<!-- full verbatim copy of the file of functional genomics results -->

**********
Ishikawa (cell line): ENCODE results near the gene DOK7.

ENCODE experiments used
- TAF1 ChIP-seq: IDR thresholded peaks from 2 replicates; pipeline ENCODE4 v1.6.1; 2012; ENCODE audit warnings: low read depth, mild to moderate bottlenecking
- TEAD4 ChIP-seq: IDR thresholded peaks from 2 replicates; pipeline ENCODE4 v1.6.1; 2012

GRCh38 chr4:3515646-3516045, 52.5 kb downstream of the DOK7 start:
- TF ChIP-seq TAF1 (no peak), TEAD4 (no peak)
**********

Ishikawa (cell line): ENCODE results near the gene DOK7.

ENCODE experiments used
- TAF1 ChIP-seq: IDR thresholded peaks from 2 replicates; pipeline ENCODE4 v1.6.1; 2012; ENCODE audit warnings: low read depth, mild to moderate bottlenecking
- TEAD4 ChIP-seq: IDR thresholded peaks from 2 replicates; pipeline ENCODE4 v1.6.1; 2012

GRCh38 chr4:3515646-3516045, 52.5 kb downstream of the DOK7 start:
- TF ChIP-seq TAF1 (no peak), TEAD4 (no peak)